Health Affairs: Time to overhaul performance measurement

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Despite a genuine effort to track performance and improve the quality of healthcare in the U.S. and abroad, there is little evidence that these prevalent but garbled processes have yielded better patient outcomes. According to the authors of an April article in Health Affairs, quality measurement needs an overhaul on the part of providers and oversight by a new government agency.

Substantial shortcomings in the quality of care are causing needless patient harm and increasing healthcare costs, argued Peter J. Pronovost, MD, PhD, from Johns Hopkins University in Baltimore, along with Richard Lilford, PhD, from the University of Birmingham in England. “Tension exists between scientists, who are dubious about the validity of many metrics, and policy makers, who have an obligation to protect the public,” wrote Pronovost and Lilford.

Patient outcomes are the bread and butter of performance measurement, with discharge data supplying investigators including hospitals, payors and government agencies. However, Pronovost and Lilford cited studies showing that different methods or data have often produced contradictory results regarding identical outcomes. This unreliability is aggravated by the subjective nature of many of these interpretations as well as frequently missing information.

The authors lambasted perhaps the most crucial patient metric: “The existing literature suggests that data on overall in-hospital mortality are more likely to misinform than to inform. This measure should be abandoned or used cautiously with other data until the science matures.”

Underlying performance measurement issues is a lack of standardization of metrics and methods between researchers and regulators. “This process should be replicated so that clinicians, policymakers and researchers collaborate to define, by metric, how good is ‘good enough,’” for a given metric, Pronovost and Lilford wrote.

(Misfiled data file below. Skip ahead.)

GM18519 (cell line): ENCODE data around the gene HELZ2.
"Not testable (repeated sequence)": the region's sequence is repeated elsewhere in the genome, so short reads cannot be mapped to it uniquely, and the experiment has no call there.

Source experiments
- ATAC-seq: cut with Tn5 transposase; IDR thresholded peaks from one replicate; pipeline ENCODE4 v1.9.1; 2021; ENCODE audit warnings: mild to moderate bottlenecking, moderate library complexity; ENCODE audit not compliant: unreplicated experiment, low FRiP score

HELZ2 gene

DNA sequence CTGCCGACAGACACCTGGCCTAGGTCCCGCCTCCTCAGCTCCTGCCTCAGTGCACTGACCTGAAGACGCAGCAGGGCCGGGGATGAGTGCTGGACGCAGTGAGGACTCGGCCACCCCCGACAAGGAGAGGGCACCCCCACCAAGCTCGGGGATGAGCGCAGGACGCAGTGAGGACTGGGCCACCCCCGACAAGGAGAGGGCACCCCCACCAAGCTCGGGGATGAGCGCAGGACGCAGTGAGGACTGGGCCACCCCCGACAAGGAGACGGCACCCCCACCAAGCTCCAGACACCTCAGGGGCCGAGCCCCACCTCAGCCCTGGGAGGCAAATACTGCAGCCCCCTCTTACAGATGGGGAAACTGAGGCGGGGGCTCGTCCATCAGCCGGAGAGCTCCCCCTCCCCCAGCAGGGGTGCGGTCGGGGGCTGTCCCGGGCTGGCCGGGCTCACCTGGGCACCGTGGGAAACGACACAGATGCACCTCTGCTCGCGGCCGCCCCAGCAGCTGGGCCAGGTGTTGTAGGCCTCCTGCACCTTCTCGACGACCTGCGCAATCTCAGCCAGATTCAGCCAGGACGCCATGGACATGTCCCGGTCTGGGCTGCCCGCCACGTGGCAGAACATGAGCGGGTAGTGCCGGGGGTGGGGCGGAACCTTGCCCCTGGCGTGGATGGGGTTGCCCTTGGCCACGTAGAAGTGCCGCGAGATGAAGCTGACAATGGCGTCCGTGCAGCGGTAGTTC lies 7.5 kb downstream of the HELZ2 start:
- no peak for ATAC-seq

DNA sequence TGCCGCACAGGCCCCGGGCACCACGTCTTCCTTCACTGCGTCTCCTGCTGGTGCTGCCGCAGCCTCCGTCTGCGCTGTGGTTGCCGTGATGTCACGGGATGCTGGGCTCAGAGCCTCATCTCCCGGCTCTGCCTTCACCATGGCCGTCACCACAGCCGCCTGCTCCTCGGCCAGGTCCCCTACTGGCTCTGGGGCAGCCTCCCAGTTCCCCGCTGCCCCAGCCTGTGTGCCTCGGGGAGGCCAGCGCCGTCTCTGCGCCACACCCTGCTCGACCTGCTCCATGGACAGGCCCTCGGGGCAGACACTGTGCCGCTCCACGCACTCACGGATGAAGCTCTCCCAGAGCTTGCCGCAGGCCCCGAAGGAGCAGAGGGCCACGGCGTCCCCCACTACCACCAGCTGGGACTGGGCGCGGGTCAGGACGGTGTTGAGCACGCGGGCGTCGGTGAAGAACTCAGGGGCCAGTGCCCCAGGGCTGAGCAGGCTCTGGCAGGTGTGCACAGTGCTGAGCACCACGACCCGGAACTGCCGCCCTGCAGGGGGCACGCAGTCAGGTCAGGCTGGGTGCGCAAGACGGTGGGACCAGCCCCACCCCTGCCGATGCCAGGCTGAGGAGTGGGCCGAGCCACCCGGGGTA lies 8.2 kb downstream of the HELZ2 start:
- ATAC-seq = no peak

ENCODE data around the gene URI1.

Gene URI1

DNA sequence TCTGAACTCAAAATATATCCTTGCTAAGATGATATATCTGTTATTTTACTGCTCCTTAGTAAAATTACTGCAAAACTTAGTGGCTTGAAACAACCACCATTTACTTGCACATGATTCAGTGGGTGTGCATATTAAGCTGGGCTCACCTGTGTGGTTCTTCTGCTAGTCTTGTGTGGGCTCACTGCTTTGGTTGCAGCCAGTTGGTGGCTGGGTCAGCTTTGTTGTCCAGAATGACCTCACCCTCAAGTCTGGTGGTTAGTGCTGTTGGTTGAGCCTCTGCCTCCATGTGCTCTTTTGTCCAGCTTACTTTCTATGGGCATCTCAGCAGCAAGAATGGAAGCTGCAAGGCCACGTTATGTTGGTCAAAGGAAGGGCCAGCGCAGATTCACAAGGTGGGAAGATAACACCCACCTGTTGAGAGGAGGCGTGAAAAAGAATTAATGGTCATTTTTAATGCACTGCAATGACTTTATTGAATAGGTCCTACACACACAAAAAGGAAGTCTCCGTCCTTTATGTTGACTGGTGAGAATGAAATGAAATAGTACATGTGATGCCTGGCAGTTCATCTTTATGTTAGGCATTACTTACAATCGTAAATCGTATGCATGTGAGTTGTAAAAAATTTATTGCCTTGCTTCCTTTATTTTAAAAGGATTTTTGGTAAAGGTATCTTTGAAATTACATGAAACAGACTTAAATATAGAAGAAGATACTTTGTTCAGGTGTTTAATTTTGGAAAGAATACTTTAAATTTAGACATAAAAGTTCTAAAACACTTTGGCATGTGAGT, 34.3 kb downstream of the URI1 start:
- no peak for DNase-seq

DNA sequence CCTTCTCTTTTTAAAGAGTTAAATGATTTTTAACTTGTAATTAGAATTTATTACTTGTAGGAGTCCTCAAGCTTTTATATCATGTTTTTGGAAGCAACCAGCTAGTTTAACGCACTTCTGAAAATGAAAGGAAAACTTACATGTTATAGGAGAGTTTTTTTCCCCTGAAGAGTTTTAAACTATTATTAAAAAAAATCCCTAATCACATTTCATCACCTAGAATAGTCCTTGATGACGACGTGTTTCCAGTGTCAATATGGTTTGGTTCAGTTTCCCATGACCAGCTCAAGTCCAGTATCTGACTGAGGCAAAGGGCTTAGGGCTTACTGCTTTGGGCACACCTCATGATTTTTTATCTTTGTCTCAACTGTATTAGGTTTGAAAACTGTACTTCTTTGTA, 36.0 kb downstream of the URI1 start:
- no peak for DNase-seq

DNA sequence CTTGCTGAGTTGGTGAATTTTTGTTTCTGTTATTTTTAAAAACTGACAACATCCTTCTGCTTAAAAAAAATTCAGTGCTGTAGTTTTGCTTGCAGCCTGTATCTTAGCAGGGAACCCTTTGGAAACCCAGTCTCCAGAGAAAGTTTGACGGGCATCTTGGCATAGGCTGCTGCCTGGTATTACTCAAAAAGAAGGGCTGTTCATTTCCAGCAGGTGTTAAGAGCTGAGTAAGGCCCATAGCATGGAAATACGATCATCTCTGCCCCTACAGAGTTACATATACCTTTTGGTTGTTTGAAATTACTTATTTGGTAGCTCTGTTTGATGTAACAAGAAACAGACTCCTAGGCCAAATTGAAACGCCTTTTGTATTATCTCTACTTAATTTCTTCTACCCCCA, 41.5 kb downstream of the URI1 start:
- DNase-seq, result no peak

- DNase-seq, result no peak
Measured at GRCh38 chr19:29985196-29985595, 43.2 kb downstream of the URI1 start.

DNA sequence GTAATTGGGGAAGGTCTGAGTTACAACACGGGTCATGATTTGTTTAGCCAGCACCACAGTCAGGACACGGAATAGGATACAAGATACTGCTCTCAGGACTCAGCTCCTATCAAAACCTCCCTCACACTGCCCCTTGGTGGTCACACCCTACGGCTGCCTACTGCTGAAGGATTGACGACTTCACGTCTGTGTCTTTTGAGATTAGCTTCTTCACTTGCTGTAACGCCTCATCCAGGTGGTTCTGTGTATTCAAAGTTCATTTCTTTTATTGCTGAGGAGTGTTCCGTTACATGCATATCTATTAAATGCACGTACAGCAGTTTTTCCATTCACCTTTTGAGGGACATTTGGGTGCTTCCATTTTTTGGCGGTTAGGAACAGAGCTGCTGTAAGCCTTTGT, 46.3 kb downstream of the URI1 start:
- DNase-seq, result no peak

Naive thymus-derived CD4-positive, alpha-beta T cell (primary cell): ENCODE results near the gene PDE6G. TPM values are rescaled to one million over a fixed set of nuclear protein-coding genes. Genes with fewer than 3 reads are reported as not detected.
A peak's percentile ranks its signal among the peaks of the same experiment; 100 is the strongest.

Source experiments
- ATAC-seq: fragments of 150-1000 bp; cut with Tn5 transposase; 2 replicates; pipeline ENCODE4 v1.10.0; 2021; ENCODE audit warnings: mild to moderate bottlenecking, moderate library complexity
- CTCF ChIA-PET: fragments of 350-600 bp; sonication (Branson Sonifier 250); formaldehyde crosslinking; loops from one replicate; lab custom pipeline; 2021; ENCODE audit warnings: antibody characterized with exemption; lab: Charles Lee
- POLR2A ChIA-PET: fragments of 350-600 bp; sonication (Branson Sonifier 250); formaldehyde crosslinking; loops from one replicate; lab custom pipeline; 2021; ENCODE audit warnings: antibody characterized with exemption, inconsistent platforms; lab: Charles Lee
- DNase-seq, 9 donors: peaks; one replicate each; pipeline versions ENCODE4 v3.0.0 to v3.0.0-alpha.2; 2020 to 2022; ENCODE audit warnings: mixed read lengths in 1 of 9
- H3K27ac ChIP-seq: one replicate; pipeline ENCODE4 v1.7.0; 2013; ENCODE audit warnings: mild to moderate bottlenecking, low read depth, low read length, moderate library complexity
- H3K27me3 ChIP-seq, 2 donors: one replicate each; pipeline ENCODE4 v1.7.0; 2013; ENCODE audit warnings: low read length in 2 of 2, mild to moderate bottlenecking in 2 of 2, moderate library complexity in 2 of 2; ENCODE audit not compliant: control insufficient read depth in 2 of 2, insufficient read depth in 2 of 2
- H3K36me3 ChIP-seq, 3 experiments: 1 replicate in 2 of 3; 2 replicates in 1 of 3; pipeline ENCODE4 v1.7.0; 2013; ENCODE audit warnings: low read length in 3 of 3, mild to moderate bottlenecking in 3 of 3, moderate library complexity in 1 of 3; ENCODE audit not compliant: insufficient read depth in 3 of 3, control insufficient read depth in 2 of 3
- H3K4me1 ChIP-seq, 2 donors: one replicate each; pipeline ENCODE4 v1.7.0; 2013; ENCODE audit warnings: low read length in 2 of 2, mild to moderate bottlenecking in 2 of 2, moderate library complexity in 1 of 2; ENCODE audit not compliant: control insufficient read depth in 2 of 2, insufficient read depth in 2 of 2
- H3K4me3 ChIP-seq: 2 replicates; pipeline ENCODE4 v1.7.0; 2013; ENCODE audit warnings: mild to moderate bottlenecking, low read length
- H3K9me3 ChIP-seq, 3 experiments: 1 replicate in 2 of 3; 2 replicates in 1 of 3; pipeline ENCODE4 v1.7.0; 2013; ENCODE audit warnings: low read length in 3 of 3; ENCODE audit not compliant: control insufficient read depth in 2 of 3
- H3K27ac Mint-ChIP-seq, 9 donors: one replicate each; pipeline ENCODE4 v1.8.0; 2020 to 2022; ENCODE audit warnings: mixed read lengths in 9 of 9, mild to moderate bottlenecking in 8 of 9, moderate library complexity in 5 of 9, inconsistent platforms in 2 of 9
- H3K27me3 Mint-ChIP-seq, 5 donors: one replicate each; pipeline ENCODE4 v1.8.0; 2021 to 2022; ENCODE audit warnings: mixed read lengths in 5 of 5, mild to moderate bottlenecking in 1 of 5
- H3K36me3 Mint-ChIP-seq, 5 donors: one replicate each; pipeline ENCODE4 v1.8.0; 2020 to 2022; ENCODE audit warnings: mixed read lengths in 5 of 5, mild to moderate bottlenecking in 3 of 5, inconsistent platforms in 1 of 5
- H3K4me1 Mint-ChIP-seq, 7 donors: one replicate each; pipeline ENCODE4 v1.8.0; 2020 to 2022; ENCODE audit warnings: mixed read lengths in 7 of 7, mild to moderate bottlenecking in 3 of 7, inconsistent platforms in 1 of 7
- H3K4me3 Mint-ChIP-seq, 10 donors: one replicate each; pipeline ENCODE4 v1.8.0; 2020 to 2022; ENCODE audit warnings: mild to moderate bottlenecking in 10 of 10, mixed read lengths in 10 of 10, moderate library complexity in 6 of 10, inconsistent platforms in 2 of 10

A new system of performance measurement is necessary, the authors argued, and should be characterized by transparency and validity at all levels. Seeing better outcomes as linked to improved measurement, Pronovost and Lilford envisioned the process as a public good—a nationwide research and measurement project meriting public funding and an independent agency for coordination.

In place of the broad mortality figures and disparate standards, the authors called for more specific metrics, such as complications and mortality occurring in defined patient populations. A related, second recommendation would track these measures via “standardized surveillance” that could accurately identify the risks to patients of particular outcomes.

According to the authors, longitudinal process tracking is crucial to fielding valid results. And with the transformed system putatively producing public value, measurement should be undertaken at resource-rich and -scare facilities, whether by private researchers and statisticians or by a public agency.

As part of the overhaul, metrics themselves must be measured and evaluated—set against a backdrop of cost-benefit analysis, Pronovost and Lilford continued.

However comprehensive the redesign might become, changes at all levels of process measurement are necessary for the sake of patient care, the authors contended. “For the past decade, healthcare quality has largely sought quick fixes and run from science; the results are evident. Let us hope that efforts in the next decade embrace science instead.”